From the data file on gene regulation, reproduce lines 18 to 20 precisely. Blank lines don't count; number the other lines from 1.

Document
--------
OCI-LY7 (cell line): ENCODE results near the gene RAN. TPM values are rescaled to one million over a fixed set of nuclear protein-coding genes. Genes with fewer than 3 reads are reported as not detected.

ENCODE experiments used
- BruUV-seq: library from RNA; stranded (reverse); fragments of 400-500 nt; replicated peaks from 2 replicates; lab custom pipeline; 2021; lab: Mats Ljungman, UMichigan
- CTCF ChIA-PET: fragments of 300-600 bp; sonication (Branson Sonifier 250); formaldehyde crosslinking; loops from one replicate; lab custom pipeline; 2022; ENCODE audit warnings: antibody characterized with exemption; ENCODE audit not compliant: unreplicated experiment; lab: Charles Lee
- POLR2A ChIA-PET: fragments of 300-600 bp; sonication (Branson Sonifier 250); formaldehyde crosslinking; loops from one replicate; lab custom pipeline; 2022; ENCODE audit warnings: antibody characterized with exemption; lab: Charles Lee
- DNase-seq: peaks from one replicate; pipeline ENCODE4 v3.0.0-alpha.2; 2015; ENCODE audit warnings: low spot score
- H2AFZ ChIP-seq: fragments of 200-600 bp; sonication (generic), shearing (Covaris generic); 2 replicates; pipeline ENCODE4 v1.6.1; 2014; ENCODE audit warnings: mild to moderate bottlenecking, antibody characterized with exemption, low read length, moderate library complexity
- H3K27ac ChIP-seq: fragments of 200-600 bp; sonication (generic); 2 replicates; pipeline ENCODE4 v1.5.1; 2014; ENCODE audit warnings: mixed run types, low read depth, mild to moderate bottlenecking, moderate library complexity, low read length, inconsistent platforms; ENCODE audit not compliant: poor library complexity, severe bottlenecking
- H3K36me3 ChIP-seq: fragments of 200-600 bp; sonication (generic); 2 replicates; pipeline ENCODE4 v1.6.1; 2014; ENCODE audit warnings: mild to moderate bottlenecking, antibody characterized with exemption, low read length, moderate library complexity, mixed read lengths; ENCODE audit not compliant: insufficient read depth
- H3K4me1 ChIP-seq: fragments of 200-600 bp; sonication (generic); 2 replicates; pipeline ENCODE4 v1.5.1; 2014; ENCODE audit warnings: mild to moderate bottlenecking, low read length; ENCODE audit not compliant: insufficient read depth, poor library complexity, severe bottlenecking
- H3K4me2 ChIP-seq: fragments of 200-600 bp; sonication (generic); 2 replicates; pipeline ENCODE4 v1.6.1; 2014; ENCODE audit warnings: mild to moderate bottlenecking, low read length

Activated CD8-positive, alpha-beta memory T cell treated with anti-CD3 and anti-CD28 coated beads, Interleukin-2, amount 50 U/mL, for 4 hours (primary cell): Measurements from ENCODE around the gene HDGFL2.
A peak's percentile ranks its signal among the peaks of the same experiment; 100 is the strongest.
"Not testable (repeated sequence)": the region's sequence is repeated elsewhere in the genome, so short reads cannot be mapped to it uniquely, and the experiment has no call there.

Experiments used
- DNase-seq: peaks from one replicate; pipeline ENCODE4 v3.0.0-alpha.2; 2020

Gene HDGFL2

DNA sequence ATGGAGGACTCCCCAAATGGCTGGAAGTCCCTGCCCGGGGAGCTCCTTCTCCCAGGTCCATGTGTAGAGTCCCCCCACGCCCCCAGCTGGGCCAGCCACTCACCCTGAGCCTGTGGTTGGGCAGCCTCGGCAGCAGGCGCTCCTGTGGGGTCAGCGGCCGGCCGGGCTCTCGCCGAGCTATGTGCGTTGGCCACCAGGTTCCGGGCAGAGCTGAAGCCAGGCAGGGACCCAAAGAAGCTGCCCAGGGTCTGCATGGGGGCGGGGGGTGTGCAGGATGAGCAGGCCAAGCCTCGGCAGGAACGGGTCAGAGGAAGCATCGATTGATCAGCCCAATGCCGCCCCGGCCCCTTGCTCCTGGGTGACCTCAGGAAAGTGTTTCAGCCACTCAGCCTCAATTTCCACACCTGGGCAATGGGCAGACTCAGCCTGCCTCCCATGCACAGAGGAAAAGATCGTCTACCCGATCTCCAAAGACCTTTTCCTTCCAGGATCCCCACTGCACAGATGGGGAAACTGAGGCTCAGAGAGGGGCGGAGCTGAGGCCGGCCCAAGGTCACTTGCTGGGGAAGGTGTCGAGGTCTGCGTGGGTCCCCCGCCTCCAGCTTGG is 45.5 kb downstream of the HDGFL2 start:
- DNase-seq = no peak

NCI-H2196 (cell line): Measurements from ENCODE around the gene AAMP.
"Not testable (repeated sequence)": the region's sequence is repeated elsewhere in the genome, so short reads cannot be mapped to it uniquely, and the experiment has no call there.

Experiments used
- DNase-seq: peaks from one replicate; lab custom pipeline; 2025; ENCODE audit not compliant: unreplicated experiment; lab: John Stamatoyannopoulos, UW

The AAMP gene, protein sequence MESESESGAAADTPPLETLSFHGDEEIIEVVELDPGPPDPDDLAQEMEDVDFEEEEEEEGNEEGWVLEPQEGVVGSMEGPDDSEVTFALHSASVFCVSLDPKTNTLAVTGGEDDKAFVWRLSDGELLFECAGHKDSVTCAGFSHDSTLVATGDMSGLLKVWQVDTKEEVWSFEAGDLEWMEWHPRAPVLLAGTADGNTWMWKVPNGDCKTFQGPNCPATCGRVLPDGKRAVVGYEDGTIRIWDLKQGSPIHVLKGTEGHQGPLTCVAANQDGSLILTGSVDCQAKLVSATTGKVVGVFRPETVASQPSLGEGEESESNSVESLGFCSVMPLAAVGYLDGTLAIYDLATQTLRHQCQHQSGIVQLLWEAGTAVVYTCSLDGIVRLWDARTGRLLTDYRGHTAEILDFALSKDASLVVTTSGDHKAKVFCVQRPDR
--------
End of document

DNA sequence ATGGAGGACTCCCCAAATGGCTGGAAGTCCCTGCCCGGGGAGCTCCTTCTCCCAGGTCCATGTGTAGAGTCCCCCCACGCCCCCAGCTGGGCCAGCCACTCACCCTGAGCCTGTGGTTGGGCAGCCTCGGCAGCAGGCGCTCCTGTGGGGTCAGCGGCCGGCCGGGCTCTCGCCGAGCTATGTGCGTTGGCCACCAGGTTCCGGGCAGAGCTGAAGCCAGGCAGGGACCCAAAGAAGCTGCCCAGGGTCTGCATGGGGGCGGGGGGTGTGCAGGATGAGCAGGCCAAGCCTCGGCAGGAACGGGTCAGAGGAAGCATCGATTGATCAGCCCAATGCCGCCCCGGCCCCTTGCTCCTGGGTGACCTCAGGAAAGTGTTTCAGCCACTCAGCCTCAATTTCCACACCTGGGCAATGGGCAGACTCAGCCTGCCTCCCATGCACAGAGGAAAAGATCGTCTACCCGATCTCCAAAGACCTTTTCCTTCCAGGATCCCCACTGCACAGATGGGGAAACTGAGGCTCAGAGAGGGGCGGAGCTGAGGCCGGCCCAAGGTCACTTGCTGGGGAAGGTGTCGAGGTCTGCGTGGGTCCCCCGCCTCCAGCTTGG is 45.5 kb downstream of the HDGFL2 start:
- DNase-seq = no peak

NCI-H2196 (cell line): Measurements from ENCODE around the gene AAMP.